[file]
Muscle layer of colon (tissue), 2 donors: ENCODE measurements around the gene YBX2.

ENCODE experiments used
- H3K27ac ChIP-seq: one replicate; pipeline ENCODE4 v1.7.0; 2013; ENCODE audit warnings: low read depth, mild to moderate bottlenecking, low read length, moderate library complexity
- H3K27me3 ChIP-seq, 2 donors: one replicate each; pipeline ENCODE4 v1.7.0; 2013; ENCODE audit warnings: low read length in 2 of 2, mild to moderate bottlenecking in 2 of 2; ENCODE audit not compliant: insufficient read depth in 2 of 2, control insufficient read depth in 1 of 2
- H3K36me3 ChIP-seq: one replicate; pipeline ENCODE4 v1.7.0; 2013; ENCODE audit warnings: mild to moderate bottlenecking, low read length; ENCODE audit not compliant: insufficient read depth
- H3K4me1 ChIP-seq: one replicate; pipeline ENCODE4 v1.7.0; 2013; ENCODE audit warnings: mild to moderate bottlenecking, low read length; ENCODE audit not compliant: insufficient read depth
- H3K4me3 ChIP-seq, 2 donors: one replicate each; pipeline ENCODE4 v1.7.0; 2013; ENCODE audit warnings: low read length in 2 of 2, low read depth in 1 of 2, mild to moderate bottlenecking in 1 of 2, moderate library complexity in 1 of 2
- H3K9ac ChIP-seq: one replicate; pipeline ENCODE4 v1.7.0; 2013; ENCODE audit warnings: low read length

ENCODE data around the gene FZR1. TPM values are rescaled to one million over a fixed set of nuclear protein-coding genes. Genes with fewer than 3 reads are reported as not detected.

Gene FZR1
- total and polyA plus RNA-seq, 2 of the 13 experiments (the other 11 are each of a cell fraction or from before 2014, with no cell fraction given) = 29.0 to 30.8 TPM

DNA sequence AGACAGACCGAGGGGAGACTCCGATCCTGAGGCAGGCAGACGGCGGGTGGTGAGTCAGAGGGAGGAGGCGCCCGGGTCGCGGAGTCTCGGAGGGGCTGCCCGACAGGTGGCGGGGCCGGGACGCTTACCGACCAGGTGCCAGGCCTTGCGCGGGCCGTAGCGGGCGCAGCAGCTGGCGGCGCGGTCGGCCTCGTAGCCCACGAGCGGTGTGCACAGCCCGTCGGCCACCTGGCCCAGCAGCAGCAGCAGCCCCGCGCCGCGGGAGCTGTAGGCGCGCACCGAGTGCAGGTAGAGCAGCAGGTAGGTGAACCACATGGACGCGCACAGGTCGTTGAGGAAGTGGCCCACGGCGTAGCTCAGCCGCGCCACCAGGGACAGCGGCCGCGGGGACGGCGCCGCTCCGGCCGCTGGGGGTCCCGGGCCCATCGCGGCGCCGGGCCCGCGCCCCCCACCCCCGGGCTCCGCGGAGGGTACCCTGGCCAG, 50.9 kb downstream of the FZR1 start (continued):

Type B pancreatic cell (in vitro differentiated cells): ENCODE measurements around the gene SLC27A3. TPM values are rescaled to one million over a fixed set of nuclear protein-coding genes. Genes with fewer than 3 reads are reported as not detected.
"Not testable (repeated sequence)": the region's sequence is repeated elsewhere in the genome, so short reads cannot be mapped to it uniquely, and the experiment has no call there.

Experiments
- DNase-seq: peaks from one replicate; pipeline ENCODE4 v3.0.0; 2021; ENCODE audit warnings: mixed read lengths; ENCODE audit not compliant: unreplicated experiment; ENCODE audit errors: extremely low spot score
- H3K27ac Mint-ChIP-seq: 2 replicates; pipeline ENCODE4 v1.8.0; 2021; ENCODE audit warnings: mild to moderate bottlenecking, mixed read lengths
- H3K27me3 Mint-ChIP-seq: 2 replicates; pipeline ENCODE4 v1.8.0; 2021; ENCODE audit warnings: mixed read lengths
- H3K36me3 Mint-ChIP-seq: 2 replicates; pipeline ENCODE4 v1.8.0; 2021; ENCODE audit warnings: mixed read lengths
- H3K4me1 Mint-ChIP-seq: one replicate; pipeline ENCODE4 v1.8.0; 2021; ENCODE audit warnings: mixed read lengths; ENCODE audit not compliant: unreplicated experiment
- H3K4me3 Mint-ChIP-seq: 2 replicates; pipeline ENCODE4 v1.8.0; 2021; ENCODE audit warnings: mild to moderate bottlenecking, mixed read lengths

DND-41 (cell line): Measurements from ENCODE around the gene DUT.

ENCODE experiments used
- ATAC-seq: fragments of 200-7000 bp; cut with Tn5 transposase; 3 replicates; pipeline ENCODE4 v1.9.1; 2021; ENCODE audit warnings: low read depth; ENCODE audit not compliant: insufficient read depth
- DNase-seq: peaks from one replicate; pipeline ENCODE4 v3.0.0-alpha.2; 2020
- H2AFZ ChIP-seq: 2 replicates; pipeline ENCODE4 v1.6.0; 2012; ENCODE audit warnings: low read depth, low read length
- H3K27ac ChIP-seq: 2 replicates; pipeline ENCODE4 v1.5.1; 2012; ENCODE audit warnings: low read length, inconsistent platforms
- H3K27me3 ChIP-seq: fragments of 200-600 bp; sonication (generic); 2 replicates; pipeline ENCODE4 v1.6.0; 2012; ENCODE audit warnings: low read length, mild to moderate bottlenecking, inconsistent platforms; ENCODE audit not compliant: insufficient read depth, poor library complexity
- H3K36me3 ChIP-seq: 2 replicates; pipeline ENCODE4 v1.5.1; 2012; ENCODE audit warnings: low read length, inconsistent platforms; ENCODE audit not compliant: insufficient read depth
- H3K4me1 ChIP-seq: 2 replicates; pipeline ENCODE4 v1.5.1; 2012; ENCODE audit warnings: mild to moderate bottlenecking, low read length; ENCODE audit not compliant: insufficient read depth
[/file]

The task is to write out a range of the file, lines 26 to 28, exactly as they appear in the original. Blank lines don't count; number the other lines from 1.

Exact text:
- H2AFZ ChIP-seq: 2 replicates; pipeline ENCODE4 v1.6.0; 2012; ENCODE audit warnings: low read depth, low read length
- H3K27ac ChIP-seq: 2 replicates; pipeline ENCODE4 v1.5.1; 2012; ENCODE audit warnings: low read length, inconsistent platforms
- H3K27me3 ChIP-seq: fragments of 200-600 bp; sonication (generic); 2 replicates; pipeline ENCODE4 v1.6.0; 2012; ENCODE audit warnings: low read length, mild to moderate bottlenecking, inconsistent platforms; ENCODE audit not compliant: insufficient read depth, poor library complexity